There is a governmental hypocrisy to this issue that is stunning. And sad. And, if you're paying attention, infuriating.

Legislators eager to please the National Rifle Association continue to push the idea that more guns on campus is a good thing. That the only way to stop a bad guy with a gun is a good guy with a gun. Whether you believe that or not, you have to at least wonder:

Why isn't that true in government buildings?

Why, for instance, do our lawmakers in Florida forbid guns in the Legislative chambers?

News item: Concerned about security procedures at their middle school, teachers in Iowa have developed a device that can be fastened to a door's closer arm making it more difficult for an intruder to enter a classroom. The product, known as the Sleeve, is available for $65 at

Entrepreneurs have jumped into the void. Local school districts have paid for school resource officers and taken measures to secure school entrances. Parents have done their part to protect their children the best ways they know how.

It is the politicians who have dragged their feet. In Florida, it is the folks in Tallahassee who have dallied and dickered while danger has existed one trigger away.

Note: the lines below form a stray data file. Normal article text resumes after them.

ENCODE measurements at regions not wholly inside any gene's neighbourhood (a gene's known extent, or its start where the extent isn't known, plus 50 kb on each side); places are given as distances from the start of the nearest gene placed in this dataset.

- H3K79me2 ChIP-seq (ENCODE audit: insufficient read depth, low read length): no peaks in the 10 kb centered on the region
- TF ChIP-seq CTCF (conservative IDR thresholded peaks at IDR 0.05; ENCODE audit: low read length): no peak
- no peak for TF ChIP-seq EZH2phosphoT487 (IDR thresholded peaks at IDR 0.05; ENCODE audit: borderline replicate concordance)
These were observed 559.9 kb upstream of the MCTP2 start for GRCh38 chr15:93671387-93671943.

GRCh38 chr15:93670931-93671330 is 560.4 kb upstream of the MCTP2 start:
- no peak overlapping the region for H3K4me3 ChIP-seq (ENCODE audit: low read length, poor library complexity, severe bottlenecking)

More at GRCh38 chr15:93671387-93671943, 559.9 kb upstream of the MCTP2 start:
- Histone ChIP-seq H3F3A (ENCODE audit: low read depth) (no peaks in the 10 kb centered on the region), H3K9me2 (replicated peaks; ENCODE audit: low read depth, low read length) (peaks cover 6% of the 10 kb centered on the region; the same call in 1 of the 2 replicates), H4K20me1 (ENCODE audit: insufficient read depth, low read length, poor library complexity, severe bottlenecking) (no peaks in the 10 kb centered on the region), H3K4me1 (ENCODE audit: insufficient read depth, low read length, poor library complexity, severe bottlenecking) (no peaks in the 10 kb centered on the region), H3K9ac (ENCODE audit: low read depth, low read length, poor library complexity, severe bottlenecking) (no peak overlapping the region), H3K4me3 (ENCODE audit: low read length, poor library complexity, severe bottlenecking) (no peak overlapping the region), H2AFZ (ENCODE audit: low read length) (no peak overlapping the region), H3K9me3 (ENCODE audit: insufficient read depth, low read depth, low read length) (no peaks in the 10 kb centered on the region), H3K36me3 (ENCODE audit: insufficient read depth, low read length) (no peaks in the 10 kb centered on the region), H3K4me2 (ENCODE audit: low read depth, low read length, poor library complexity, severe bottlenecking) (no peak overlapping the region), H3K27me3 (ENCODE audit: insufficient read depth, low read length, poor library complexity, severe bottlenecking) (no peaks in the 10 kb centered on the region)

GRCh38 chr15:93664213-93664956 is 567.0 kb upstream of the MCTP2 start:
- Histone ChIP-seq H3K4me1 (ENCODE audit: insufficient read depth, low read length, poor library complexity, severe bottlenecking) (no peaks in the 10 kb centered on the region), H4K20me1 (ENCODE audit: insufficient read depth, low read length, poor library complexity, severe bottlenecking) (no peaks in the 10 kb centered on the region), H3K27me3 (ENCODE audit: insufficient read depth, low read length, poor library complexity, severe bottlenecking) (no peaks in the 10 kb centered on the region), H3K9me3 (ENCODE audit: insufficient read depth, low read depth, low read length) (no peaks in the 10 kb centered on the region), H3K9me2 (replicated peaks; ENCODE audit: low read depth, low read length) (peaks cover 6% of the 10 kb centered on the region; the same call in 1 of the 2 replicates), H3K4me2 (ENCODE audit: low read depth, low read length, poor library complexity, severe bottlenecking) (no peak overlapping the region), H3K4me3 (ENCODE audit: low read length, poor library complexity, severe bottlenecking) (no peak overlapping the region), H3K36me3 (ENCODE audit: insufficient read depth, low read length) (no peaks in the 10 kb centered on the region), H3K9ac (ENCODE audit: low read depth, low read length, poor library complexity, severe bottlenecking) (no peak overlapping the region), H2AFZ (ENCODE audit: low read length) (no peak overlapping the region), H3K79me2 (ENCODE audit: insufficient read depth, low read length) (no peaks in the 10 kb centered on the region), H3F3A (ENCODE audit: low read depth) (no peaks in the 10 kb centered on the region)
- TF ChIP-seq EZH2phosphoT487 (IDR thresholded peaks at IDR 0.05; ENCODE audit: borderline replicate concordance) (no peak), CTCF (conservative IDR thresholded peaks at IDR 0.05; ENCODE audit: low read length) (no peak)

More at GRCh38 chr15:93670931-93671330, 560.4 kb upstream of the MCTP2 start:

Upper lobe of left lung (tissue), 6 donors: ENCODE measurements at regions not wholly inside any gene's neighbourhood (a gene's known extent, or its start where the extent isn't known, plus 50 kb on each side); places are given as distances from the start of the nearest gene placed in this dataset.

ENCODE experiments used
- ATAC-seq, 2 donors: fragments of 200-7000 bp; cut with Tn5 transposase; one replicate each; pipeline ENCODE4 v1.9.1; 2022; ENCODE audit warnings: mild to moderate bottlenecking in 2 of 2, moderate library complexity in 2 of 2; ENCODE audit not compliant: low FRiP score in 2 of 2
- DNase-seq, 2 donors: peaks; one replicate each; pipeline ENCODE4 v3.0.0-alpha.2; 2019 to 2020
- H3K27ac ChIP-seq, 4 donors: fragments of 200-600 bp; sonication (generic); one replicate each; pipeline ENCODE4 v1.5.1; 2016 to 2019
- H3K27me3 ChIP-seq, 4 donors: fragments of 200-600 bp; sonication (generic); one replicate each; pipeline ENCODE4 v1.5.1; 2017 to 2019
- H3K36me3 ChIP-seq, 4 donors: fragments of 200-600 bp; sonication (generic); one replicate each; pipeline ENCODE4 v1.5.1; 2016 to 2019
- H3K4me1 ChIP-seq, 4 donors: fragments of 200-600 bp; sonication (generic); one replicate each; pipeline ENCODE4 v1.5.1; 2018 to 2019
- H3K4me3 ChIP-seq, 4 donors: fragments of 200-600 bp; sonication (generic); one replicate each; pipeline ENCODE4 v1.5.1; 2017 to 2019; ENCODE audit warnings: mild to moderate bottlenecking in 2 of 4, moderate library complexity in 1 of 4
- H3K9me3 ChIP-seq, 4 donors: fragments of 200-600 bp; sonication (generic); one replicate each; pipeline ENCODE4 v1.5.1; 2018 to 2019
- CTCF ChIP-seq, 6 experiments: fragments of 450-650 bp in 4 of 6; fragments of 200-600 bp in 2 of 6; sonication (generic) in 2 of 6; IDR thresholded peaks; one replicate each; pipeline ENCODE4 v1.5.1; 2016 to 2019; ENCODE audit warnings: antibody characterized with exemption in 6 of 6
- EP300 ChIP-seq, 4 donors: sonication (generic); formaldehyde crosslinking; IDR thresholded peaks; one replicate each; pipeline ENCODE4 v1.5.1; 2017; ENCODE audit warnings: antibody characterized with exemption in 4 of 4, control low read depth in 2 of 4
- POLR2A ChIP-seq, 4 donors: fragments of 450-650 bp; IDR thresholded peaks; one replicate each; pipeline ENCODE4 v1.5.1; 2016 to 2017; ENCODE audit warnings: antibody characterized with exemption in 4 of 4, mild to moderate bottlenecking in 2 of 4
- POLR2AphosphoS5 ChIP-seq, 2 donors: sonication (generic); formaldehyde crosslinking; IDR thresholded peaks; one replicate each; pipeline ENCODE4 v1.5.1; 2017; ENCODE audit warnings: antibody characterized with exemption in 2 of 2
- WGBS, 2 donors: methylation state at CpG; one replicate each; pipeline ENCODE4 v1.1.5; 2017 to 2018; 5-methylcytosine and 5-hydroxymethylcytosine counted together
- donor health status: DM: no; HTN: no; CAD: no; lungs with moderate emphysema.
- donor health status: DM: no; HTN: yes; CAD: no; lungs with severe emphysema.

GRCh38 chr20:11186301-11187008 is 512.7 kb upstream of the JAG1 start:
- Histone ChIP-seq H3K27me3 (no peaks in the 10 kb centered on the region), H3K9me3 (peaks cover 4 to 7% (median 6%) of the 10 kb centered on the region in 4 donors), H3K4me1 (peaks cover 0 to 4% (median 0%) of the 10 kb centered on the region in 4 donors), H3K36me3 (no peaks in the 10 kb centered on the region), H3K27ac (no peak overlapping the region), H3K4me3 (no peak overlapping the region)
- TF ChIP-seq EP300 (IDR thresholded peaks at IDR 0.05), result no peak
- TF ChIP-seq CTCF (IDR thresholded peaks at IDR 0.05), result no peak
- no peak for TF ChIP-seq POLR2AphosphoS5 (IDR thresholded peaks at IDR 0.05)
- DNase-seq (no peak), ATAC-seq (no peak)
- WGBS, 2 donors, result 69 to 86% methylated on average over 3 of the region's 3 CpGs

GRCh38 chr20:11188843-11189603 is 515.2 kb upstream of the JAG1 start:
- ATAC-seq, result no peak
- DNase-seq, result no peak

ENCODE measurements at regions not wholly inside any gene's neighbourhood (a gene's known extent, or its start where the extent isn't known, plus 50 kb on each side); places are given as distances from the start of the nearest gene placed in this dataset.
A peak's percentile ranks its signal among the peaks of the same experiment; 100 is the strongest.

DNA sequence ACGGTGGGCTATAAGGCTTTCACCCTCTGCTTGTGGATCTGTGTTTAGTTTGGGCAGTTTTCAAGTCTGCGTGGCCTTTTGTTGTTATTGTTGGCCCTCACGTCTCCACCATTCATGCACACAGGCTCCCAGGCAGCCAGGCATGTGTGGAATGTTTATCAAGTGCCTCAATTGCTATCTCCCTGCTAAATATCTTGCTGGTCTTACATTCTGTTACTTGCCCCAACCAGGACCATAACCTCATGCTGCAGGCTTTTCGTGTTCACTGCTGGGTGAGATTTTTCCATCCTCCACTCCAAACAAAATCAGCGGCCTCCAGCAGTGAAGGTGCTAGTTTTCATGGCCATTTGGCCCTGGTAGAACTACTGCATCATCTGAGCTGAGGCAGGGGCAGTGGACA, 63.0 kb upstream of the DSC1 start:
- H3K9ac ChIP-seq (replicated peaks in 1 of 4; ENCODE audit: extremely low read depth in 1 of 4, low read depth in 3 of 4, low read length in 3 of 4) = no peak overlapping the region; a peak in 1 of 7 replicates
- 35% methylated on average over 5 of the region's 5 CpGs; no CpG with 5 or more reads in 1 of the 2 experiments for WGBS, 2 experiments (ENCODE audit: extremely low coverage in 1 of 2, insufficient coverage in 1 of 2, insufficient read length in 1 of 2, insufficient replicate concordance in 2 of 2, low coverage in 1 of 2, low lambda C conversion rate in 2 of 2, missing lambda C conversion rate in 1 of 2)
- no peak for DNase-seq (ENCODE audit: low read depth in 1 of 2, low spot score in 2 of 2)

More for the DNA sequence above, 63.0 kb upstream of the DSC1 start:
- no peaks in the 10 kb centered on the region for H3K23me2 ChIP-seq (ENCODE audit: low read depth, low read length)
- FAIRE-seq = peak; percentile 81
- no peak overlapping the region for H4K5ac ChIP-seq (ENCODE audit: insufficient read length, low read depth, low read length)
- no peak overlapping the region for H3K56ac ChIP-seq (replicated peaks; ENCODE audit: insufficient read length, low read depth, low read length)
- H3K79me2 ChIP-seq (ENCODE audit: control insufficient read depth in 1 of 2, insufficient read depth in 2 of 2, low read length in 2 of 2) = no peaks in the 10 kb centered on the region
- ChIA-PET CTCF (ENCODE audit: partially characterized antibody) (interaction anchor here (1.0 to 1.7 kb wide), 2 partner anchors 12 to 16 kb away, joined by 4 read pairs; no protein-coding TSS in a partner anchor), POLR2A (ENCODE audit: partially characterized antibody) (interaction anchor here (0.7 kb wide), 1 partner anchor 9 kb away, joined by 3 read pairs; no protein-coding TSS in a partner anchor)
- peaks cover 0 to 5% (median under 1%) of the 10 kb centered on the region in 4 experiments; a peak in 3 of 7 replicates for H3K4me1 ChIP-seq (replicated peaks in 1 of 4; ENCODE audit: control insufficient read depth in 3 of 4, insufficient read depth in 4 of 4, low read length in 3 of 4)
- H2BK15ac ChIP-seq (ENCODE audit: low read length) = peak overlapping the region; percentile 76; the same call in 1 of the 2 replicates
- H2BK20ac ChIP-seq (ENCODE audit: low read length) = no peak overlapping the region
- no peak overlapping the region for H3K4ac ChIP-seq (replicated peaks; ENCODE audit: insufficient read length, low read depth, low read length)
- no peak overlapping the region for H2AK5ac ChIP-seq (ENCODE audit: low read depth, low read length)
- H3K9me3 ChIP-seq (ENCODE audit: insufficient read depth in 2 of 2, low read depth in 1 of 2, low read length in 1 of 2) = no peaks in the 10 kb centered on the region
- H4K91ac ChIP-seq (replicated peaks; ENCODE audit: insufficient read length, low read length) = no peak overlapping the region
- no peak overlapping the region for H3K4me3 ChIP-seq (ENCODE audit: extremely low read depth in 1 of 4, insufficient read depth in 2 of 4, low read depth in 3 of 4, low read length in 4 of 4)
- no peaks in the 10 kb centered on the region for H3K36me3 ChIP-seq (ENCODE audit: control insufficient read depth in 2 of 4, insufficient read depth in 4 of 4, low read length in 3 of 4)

Almost as if they have accepted the inevitability of it all.

News item: The University of Maryland Eastern Shore spent about $60,000 to buy 200 bulletproof whiteboards for professors. The manufacturer told the Baltimore Sun the product was a last resort designed to buy a teacher extra time in a shooting scenario.

Bulletproof backpacks, blankets are sad accessories for school shootings 06/13/14 [Last modified: Saturday, June 14, 2014 9:19pm]
Photo reprints | Article reprints

© 2017 Tampa Bay Times


Join the discussion: Click to view comments, add yours

  1. Datz to open in St. Petersburg, join the James Museum of Western and Wildlife Art

    Food & Dining

    Now Datz news.

    Get it? Tuesday, Datz, the longtime line-out-the-door, oft-Instagrammed and -Yelped Tampa stalwart known for shock-and-awe sandwiches and oh-so-much bacon, announced it is coming to St. Petersburg.

    Lunch guest eat at Datz Deli at 2616 South MacDill Ave. in Tampa. Times files.